Innovation in Pricing: A Book Review and Call to Action

By Christine Carragee
December 16, 2013

It’s that time of year when you make lists; of naughty and nice, top 100 songs, new year’s resolutions and tally up your accomplishments. Last year our CEO, Neil Lustig, sent out a booklist and encouraged us to read at least a few of his selections. I had already read a few of the books but there were a few new ones for me too. Admittedly, I have a lot more time than a lot of you reading this. Also, given my role in our Education department it’s directly under my work responsibility to know something about the academic side of pricing and be able to recommend a path for self-study and professional development. But, I still wanted to share, in this open format, my response to Neil a year later:


Thanks for the 2013 reading materials and the prompt to expand our knowledge base. I see a lot of interesting pricing news on our internal communication site, especially from our Business Consulting team. Also, contributors to our blog have continued to expand and show case various viewpoints and experience from across our organization.

Unfortunately, I’m not sure that many of us were able to make much headway on the reading list. Given the time constraints we have with travel intensive jobs and other competing demands, it is much often easier to read articles, blogs and other shorter pieces. For 2014, I recommend that we push our company to read one book: Innovation in Pricing; Contemporary theories and best practices Edited by Andreas Hinterbuber and Stephan Liozu.

This book is a compilation of 26 peer reviewed papers and serves both as a survey of the recent pricing literature as well as a practical guide for how to apply innovative thinking across a number of different business contexts. Since each chapter is a stand-alone paper, it’s more digestible even when schedules get crazy. The introduction summarizes each paper so you can prioritize reading the sections which are most relevant to the type of pricing you work with.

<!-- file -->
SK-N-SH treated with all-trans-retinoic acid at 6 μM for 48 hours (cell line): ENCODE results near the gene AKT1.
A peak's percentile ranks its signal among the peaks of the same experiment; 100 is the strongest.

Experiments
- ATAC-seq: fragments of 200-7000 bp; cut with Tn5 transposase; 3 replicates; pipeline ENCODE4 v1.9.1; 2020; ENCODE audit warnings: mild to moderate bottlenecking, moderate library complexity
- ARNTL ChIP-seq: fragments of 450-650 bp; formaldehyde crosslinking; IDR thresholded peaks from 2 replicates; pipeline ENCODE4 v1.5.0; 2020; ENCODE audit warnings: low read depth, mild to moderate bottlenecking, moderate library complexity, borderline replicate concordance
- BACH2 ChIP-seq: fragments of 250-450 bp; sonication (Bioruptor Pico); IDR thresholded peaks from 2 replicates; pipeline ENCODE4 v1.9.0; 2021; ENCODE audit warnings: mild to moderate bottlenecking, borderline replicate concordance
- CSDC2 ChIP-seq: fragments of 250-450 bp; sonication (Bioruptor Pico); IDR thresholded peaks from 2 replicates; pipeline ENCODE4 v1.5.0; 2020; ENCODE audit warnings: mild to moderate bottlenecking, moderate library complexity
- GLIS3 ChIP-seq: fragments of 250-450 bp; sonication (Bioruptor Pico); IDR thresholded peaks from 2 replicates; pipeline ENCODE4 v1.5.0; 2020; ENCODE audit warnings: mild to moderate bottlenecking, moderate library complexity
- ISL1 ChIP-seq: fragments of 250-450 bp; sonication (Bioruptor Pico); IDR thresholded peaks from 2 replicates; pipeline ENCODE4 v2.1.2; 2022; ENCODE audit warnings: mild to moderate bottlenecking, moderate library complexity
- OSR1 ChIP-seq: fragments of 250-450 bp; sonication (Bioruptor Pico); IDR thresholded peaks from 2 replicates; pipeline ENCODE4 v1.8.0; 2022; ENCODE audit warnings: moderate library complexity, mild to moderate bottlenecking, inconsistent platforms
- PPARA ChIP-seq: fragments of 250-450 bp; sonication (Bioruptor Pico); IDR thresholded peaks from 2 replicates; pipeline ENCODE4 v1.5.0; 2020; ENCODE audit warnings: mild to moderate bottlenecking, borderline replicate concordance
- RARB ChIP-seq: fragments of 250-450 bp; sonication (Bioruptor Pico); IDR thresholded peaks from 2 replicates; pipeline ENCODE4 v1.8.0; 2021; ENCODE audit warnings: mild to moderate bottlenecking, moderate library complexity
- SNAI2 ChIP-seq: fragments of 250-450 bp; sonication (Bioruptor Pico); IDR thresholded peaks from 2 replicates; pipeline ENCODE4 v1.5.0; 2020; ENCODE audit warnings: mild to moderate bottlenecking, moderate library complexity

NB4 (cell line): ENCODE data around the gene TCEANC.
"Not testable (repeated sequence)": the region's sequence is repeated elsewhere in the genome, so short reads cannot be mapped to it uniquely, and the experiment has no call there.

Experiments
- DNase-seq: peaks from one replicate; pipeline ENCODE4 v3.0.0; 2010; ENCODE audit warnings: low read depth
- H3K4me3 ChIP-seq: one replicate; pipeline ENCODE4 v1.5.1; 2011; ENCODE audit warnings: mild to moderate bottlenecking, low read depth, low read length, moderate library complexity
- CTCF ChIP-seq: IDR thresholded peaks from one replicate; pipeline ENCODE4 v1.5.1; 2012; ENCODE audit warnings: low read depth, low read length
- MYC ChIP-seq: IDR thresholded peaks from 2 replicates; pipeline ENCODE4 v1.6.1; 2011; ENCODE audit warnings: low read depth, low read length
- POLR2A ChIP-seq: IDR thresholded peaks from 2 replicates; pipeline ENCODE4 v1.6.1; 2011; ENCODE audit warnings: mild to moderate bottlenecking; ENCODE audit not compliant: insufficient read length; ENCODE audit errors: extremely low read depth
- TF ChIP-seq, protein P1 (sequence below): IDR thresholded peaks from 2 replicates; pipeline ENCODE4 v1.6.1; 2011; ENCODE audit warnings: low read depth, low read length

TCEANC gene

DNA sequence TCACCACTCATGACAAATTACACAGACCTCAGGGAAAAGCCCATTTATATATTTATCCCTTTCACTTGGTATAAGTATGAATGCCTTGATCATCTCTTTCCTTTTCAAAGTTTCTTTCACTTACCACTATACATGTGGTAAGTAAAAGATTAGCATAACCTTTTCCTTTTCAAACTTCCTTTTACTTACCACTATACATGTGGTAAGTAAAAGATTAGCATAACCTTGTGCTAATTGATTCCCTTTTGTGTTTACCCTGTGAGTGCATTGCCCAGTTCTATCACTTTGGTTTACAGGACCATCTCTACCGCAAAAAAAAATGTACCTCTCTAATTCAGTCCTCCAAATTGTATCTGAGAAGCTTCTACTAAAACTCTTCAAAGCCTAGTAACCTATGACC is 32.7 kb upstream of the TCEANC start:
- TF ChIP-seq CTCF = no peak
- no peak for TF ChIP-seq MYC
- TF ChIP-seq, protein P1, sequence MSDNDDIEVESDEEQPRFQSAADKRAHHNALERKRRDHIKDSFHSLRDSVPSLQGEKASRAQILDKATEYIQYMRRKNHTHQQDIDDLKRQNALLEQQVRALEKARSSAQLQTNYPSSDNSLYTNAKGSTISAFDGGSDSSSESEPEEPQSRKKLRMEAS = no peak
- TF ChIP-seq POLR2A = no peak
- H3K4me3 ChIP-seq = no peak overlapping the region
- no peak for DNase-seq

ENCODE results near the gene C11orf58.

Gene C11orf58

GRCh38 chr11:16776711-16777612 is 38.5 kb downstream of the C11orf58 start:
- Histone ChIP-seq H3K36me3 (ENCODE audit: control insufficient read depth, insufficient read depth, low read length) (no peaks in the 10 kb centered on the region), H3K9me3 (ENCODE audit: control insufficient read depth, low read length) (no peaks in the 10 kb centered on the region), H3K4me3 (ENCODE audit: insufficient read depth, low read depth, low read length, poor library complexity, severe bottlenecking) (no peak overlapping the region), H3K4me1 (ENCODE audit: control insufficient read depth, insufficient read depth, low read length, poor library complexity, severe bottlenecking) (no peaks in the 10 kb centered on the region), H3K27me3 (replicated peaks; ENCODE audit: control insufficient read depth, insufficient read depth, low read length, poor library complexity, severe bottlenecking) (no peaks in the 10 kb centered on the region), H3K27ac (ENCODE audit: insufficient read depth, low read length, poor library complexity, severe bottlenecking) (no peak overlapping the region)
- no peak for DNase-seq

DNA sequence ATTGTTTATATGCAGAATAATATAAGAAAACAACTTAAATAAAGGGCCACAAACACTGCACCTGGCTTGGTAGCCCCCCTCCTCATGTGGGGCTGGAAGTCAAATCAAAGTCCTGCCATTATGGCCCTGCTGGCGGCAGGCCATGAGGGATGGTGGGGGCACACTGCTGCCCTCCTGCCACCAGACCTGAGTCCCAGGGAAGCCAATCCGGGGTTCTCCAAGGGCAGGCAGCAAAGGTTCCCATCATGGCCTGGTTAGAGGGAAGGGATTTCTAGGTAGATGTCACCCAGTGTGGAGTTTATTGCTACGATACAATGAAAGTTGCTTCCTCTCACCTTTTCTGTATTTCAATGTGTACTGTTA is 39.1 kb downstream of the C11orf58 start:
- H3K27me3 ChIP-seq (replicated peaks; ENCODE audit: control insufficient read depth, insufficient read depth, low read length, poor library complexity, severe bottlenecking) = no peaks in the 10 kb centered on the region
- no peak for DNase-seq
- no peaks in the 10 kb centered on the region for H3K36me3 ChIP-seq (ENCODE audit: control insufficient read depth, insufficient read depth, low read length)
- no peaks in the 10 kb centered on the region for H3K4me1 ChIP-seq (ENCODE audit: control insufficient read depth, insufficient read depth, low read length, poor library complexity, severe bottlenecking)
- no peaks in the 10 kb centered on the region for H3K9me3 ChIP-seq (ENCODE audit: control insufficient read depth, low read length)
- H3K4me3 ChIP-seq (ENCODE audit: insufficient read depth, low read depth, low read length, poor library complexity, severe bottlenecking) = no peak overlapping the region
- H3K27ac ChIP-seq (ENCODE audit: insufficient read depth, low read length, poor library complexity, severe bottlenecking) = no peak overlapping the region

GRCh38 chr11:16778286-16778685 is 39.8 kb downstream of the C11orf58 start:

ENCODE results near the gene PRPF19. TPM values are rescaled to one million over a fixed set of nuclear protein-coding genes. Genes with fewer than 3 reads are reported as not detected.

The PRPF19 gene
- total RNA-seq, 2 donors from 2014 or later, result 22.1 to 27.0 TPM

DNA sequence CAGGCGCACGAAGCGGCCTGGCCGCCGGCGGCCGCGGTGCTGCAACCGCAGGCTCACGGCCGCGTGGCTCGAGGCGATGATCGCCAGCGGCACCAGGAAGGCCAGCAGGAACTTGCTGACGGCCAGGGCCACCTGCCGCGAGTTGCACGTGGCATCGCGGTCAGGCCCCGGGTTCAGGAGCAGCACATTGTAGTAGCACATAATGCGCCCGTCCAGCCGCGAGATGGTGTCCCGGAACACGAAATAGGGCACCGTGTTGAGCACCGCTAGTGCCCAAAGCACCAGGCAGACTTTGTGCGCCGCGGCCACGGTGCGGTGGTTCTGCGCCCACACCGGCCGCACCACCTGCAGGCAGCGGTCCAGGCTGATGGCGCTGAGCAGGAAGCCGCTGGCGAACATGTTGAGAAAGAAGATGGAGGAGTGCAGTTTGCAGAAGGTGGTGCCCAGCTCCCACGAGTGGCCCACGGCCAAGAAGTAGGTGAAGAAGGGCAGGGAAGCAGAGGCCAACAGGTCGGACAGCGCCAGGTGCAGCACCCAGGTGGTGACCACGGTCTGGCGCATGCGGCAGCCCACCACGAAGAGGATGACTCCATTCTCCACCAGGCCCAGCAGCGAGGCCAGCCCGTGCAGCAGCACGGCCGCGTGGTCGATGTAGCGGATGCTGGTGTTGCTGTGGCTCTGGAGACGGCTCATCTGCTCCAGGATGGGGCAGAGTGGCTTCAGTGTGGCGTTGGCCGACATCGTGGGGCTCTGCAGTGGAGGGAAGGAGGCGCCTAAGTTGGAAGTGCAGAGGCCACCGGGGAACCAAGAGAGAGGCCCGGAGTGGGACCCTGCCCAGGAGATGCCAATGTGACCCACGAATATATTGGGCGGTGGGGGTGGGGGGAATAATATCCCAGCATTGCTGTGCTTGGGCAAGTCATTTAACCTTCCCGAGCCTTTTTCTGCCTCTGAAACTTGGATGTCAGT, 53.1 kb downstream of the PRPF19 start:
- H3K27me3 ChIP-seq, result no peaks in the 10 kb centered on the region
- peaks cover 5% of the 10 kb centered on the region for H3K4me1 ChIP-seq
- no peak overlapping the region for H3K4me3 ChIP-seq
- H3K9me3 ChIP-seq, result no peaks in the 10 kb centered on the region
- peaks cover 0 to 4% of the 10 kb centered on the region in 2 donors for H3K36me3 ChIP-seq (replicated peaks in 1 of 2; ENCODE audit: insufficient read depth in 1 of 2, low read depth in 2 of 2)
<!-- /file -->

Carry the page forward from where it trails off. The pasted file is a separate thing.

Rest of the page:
Innovation in Pricing

Here are the 3 papers within Innovation in Pricing I’d recommend we each start with:

Chapter 6) B2B Pricing System: Providing ROI, Mark Stiving

Chapter 7) Innovation in B2B Pricing, Rafael Farres

Chapter 13) Busting the four fatal myths in pricing, Nelson Hyde

Thanks again for the book list last year & Happy reading and learning in 2014,

Christine Carragee,

Functional Trainer and Pricing Consultant


Neil’s email from Dec 2012:

“On another note, I thought as many of us are starting our holiday gift lists, or looking forward to a break during the last week of the year I would take this opportunity to remind everyone that we operate in a complex, rapidly changing space. Pricing has a deep effect on strategy, execution, and overall business operations. It is rich in content and intellectual property. We should all strive to continually improve our knowledge of pricing, as well as the specialized functional knowledge we all need to do our jobs at Vendavo. The holidays are a great time to brush up on our pricing or other functional knowledge, or catch up on other topics that could affect our business. I like to use this time to catch up on some of my topical reading, and thought I would share with you some of my suggestions for holiday reading (seriously). These are some of my favorites from past years. No need to read them all. Any three over the holidays will do :].